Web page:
Mathematics: The Loss of Certainty
by Morris Kline
Oxford University Press, 366 pp., $19.95
Views concerning how reliable knowledge can be acquired usually reflect the achievements and methods in notably successful branches of inquiry. Newtonian mechanics was widely regarded for more than two hundred years as the paradigm for understanding the constitution of nature; in the nineteenth century, evolutionary biology often served as the model to be followed in the study of psychological and social phenomena; and in our own century, the extensive use of statistical notions in the natural sciences as well as in more recent theories for deciding which one of several possible courses of action is the best has inspired the construction of probabilistic conceptions of knowledge.
However, ever since the creation of demonstrative geometry in antiquity, perhaps the most profound and certainly the longest lasting influence on views concerning the character of genuine knowledge has been mathematics. The feature of demonstrative geometry, and of other branches of mathematics when they were axiomatized—i.e., when, as in the case of geometry, basic assumptions or axioms were found from which the theorems of the subject are deducible—that made them exemplars in the construction of theories of knowledge was the apparently “absolute” certainty of their propositions: of their axioms, which for centuries were generally regarded as self-evident truths about basic structural traits of space and of other things; and of their theorems, because in demonstrative reasoning the assumed truth of its premises is necessarily transmitted to whatever is deducible from them.
Nevertheless, although for more than two millennia Euclidean geometry was believed to embody this ideal of knowledge, it in fact did not do so, as was recognized in part in ancient times. In particular, Euclid’s parallel axiom was admitted to lack the “self-evidence” claimed for the remaining axioms; some of the so-called theorems do not really follow logically from the axioms; basic notions such as “point” and “straight line” are quite unclear and imprecise; and the axioms imply that there is a strange kind of “number”—”irrational” numbers such as the square root of two—that are neither integers nor the ratio of integers, for which no satisfactory account was available for more than two thousand years after their discovery.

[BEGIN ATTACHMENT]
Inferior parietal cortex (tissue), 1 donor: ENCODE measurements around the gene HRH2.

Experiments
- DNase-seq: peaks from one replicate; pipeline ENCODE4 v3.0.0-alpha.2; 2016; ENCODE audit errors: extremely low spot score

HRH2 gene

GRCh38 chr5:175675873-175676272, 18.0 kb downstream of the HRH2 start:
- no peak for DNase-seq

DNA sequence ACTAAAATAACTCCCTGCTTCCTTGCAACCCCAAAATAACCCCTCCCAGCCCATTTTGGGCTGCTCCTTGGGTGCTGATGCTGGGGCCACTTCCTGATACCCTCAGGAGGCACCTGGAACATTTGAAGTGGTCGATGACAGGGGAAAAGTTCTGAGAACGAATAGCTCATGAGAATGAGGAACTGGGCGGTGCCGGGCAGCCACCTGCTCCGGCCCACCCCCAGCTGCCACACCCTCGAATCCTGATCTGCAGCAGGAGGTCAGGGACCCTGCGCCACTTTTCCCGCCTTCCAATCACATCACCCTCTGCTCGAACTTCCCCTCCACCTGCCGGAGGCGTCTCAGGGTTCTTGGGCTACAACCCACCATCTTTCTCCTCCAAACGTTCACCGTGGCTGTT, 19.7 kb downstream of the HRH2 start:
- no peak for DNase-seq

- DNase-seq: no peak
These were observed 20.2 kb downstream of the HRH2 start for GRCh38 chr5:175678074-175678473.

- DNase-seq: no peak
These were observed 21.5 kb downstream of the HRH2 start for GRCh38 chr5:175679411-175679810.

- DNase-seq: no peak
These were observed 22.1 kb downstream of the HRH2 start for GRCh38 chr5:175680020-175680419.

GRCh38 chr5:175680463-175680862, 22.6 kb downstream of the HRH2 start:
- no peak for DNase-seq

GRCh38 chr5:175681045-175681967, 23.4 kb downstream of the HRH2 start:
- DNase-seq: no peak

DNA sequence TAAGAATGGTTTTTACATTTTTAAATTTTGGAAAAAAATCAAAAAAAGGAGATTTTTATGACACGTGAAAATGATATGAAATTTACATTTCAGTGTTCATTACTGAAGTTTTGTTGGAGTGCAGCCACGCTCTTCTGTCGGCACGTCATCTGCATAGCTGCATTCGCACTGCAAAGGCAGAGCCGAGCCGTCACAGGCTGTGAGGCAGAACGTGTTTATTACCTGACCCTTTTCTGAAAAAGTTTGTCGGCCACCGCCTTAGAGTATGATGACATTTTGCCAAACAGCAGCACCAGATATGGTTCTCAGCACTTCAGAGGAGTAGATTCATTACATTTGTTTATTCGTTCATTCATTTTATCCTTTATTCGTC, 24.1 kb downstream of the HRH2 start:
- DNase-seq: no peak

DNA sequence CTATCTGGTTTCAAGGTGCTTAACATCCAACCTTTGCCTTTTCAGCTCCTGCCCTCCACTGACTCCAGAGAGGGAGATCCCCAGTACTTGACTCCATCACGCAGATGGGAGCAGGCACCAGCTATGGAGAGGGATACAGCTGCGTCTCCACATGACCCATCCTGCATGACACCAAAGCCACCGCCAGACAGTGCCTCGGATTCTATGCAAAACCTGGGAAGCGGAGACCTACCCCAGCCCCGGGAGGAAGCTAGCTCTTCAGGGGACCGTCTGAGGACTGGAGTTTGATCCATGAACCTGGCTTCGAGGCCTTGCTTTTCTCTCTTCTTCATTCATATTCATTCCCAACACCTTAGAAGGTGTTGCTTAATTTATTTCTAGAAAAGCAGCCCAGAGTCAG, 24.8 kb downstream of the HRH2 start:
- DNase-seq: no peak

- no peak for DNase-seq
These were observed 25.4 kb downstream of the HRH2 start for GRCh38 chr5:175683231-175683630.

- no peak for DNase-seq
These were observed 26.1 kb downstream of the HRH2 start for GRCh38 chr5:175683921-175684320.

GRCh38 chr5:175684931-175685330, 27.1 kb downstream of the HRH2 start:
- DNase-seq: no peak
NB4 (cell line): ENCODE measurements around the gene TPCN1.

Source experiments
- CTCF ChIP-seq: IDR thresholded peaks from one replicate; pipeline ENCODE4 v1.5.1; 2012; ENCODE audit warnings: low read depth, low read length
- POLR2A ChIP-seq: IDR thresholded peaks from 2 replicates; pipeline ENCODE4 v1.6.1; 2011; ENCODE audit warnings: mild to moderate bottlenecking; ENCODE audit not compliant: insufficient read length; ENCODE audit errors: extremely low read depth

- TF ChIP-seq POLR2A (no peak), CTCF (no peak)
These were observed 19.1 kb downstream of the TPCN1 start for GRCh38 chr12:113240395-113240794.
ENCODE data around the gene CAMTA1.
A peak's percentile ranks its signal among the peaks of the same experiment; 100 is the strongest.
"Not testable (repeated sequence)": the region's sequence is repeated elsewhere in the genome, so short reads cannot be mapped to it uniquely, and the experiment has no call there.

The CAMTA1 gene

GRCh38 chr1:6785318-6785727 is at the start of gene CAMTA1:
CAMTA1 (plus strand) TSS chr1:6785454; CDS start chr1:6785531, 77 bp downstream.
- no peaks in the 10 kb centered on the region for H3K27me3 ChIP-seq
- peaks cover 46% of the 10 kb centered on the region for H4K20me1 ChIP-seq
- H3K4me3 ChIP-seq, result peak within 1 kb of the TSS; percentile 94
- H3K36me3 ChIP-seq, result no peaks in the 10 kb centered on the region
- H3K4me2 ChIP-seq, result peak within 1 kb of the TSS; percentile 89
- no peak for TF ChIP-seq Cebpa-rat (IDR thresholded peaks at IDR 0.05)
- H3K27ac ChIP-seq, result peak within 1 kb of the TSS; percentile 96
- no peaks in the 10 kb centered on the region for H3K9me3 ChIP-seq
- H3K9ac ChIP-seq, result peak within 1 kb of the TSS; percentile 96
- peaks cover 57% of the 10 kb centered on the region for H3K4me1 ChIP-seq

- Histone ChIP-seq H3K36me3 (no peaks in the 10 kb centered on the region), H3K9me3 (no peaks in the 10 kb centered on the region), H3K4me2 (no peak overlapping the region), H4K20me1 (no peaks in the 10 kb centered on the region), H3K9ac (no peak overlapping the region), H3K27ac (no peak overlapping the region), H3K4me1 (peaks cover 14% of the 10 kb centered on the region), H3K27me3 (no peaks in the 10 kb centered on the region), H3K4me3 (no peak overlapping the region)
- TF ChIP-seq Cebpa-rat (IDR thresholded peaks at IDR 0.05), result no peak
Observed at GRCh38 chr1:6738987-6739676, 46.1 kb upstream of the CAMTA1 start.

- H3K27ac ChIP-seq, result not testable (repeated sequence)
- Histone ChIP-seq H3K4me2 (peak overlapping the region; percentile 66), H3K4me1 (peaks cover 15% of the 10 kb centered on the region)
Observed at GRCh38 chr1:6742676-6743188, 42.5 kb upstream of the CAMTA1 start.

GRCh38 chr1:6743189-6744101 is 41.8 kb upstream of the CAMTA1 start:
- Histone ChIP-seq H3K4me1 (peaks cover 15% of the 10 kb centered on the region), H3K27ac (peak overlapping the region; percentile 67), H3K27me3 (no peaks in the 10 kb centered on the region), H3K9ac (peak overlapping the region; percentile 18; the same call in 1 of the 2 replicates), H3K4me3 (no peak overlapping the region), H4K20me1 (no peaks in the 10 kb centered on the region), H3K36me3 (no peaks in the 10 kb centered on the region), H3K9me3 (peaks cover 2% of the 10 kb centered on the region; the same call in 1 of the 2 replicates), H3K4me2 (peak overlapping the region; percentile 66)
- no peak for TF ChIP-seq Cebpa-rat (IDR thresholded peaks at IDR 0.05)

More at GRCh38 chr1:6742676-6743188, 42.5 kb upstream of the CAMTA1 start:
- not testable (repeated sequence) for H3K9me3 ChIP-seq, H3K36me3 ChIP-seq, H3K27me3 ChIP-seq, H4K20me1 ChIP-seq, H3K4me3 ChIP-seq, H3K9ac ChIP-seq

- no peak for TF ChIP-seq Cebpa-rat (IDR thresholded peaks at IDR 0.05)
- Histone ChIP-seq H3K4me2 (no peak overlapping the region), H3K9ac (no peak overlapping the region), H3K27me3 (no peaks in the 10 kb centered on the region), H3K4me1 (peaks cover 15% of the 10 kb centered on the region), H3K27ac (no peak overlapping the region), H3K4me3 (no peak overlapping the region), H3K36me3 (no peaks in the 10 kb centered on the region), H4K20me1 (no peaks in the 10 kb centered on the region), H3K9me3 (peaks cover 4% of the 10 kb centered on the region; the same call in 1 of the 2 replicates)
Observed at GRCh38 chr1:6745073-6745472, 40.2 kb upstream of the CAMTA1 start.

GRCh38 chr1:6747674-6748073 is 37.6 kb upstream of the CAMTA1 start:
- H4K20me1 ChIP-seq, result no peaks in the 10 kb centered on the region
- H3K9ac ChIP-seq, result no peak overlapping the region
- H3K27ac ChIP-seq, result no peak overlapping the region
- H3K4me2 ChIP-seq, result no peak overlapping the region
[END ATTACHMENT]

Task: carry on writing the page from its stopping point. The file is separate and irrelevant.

The subsequent development of mathematics introduced even more puzzling “objects,” and led to innovations that eventually undermined traditional conceptions of the subject as well as of the nature of knowledge. The study of that development reveals the remarkable ability of human beings to construct increasingly abstract and intricate symbolic systems, many of which have been and continue to be indispensable tools in the effort to gain intellectual and practical mastery of causal dependencies between events. But such a study also shows that proposed interpretations of novel symbolic constructs are often seriously confused, and that the cogency of the logic employed in many of such constructions and proofs is frequently highly controversial. One conclusion can surely be drawn from that study: there has been a steady decline in the authority of self-evidence as a criterion of truth, as well as …